It will therefore be apparent that once the motor 9 has been energized to drive the head 4 in the forward direction the velocity counter 29 will produce in each sampling period a count representing current velocity, and the squaring network 33 will produce an output having a numerical value dependent upon the current velocity and having a sign that is positive (or forwardmovement-indicating). At the same time the error magnitude detector 21 continues to produce signals representing the magnitude of the head movement yet required in the forward direction. Thus, while the error at any sampling period continues to exceed the output from network 33 the comparator 24 continues to register an error greater condition and the energization in a forward direction of the motor 9 combines, to produce the required forward acceleration of head movement.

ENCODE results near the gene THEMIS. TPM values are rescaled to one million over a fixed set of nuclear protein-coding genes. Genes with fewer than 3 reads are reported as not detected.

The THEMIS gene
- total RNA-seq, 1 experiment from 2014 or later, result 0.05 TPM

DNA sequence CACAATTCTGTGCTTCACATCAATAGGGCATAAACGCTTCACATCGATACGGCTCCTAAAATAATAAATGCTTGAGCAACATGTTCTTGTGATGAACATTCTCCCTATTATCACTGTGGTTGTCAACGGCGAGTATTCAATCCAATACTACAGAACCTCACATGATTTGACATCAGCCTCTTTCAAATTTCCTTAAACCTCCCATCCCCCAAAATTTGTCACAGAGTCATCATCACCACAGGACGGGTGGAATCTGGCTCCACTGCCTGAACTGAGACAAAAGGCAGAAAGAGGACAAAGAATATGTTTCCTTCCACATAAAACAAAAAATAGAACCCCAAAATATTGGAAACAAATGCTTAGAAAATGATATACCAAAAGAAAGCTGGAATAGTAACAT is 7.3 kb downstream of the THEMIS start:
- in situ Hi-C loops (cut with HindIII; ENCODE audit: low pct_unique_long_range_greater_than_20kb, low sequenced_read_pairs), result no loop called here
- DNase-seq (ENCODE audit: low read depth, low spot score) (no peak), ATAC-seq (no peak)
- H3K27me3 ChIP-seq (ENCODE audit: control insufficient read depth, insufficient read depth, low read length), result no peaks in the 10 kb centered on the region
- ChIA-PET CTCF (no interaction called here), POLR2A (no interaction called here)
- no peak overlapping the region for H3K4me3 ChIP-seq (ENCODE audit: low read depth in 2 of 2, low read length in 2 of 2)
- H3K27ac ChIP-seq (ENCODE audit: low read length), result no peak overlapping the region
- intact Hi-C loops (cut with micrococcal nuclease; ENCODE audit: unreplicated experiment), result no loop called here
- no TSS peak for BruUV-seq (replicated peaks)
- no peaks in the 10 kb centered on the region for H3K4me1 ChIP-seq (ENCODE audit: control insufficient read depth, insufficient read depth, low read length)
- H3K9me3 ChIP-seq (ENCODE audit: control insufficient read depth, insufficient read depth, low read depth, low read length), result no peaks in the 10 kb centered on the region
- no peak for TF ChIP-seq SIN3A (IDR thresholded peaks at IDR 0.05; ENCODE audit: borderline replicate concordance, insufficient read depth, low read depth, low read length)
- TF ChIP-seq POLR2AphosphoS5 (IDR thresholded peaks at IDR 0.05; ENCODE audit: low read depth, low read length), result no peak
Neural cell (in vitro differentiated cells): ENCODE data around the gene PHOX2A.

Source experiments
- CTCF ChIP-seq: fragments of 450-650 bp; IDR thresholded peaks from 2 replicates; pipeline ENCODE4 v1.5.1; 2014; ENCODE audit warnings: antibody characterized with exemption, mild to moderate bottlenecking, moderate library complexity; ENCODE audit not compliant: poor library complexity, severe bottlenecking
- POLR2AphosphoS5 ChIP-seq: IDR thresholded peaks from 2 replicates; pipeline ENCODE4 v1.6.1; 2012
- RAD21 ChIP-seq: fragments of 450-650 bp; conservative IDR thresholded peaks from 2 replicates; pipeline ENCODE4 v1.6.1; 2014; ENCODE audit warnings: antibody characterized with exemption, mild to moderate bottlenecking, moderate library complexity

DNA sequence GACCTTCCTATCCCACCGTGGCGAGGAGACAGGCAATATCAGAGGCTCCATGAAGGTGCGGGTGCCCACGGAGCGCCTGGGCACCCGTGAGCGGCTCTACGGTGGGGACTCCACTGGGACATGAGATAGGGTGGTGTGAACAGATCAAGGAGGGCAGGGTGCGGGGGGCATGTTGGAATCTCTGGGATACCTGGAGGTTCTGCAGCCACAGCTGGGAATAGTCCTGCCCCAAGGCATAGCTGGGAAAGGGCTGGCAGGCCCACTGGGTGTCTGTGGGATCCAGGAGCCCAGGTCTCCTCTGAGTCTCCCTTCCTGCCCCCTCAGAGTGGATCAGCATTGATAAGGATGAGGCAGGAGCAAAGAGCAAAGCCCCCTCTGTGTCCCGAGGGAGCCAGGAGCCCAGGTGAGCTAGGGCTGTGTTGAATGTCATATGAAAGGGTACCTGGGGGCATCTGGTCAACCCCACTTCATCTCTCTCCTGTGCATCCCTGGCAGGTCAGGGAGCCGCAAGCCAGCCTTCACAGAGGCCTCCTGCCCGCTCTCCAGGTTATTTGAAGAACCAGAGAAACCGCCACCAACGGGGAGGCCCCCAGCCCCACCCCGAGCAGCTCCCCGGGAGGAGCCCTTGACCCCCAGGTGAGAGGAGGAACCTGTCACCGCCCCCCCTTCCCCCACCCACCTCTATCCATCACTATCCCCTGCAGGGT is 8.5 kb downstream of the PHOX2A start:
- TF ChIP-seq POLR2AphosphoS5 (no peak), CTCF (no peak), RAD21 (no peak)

if, at some point in the movement of the head, the error represented by the signals from the detector 21 is equal to the output from the network 33 the comparator 24 registers an equal condition and the forward energization of the motor 9 is continued, for it will be recalled that the equal condition maintains the output from the comparator 24 unchanged whatever its state.

At some point in the head movement the error will have decreased and the velocity will have increased so that the comparator 24 registers neither the error greater" condition nor the equal condition and at this point the output control flip-flop of the comparator 24 is unset and an accelerate reverse" signal is applied to the amplifier 39 over the line 38. The occurrence of this signal causes the motor 9 to be energized in the reverse direction, thus producing deceleration of head movement.